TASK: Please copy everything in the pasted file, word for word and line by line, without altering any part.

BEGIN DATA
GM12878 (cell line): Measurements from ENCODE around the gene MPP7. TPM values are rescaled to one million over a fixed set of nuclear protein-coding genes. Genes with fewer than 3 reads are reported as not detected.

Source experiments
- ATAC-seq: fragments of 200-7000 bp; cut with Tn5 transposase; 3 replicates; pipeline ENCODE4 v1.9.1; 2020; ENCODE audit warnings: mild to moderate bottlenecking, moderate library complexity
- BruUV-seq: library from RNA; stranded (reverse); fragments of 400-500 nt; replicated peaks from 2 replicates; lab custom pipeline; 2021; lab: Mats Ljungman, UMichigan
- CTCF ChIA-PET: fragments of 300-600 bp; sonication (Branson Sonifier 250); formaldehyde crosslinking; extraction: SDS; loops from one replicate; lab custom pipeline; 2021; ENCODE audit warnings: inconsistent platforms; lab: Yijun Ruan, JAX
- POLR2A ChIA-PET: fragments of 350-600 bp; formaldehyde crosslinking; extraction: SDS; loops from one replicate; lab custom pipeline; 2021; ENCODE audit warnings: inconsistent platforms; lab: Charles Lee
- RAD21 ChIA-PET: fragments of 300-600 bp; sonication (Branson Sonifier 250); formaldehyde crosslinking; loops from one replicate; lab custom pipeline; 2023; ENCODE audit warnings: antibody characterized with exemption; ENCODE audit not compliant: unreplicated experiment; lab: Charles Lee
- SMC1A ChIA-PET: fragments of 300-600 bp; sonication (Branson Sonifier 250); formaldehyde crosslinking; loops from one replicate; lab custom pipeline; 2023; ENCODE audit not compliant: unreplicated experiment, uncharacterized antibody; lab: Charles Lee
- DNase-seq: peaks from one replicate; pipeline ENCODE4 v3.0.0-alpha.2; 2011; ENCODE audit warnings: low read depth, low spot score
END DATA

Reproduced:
GM12878 (cell line): Measurements from ENCODE around the gene MPP7. TPM values are rescaled to one million over a fixed set of nuclear protein-coding genes. Genes with fewer than 3 reads are reported as not detected.

Source experiments
- ATAC-seq: fragments of 200-7000 bp; cut with Tn5 transposase; 3 replicates; pipeline ENCODE4 v1.9.1; 2020; ENCODE audit warnings: mild to moderate bottlenecking, moderate library complexity
- BruUV-seq: library from RNA; stranded (reverse); fragments of 400-500 nt; replicated peaks from 2 replicates; lab custom pipeline; 2021; lab: Mats Ljungman, UMichigan
- CTCF ChIA-PET: fragments of 300-600 bp; sonication (Branson Sonifier 250); formaldehyde crosslinking; extraction: SDS; loops from one replicate; lab custom pipeline; 2021; ENCODE audit warnings: inconsistent platforms; lab: Yijun Ruan, JAX
- POLR2A ChIA-PET: fragments of 350-600 bp; formaldehyde crosslinking; extraction: SDS; loops from one replicate; lab custom pipeline; 2021; ENCODE audit warnings: inconsistent platforms; lab: Charles Lee
- RAD21 ChIA-PET: fragments of 300-600 bp; sonication (Branson Sonifier 250); formaldehyde crosslinking; loops from one replicate; lab custom pipeline; 2023; ENCODE audit warnings: antibody characterized with exemption; ENCODE audit not compliant: unreplicated experiment; lab: Charles Lee
- SMC1A ChIA-PET: fragments of 300-600 bp; sonication (Branson Sonifier 250); formaldehyde crosslinking; loops from one replicate; lab custom pipeline; 2023; ENCODE audit not compliant: unreplicated experiment, uncharacterized antibody; lab: Charles Lee
- DNase-seq: peaks from one replicate; pipeline ENCODE4 v3.0.0-alpha.2; 2011; ENCODE audit warnings: low read depth, low spot score